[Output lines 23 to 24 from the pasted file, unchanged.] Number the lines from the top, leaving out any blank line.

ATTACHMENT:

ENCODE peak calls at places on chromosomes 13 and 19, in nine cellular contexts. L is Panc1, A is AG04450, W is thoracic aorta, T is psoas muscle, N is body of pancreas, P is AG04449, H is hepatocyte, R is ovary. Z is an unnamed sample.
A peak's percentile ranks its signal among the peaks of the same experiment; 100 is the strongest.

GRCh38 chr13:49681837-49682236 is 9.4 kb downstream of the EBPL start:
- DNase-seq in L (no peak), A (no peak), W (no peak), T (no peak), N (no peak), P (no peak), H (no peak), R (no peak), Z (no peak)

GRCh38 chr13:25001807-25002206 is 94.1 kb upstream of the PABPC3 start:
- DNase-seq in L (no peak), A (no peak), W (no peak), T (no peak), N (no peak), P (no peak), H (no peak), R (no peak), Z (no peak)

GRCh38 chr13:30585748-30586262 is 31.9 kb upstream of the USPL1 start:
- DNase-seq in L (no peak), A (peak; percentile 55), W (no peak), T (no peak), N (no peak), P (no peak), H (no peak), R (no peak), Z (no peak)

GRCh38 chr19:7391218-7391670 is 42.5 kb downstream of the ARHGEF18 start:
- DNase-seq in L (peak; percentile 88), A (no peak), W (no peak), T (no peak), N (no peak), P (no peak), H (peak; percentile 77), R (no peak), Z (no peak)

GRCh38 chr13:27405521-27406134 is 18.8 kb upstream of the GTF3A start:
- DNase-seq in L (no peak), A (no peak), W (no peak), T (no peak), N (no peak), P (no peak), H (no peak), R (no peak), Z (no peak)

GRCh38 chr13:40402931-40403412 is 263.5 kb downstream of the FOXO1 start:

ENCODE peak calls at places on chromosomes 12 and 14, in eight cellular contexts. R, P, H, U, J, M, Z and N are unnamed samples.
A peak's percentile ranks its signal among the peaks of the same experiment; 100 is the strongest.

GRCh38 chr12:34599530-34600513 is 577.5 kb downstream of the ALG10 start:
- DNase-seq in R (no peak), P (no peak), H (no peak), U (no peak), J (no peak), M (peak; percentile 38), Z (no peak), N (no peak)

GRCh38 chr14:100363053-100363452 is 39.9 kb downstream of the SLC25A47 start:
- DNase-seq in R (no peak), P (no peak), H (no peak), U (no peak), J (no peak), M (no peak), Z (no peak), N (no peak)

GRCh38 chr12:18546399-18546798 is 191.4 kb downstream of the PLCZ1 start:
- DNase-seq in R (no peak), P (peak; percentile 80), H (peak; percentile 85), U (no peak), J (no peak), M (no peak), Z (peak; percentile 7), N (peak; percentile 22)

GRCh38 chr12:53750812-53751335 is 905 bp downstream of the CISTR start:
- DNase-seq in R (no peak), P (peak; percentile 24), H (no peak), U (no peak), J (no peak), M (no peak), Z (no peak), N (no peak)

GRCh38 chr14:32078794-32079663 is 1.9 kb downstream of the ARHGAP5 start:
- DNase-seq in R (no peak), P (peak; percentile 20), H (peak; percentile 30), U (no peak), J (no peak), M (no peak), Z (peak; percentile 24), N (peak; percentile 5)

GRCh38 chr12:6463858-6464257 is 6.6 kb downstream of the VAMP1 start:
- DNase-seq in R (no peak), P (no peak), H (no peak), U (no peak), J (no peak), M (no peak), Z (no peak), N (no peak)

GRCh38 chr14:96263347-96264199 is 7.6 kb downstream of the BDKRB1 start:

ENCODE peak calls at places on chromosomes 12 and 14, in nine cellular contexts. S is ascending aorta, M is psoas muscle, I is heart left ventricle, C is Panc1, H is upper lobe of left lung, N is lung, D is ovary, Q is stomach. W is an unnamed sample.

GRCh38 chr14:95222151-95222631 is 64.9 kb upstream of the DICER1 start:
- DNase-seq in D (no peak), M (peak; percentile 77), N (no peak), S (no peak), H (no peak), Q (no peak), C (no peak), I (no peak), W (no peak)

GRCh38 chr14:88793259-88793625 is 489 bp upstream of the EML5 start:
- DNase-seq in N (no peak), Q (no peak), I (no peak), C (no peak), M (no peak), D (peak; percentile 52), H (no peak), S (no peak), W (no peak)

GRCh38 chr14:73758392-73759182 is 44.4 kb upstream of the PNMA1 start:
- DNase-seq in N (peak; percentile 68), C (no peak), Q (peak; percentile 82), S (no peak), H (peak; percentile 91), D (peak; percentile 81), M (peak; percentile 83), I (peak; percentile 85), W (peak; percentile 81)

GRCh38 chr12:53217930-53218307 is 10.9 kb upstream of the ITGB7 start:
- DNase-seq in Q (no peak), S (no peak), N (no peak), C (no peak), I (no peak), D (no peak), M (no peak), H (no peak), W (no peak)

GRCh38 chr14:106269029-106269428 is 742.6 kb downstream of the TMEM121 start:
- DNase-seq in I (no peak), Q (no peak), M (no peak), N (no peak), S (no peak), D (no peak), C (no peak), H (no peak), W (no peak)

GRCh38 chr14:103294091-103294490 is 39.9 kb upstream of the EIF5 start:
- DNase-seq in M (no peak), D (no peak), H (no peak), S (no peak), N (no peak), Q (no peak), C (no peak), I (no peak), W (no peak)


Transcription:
- DNase-seq in R (no peak), P (peak; percentile 24), H (no peak), U (no peak), J (no peak), M (no peak), Z (no peak), N (no peak)

GRCh38 chr14:32078794-32079663 is 1.9 kb downstream of the ARHGAP5 start: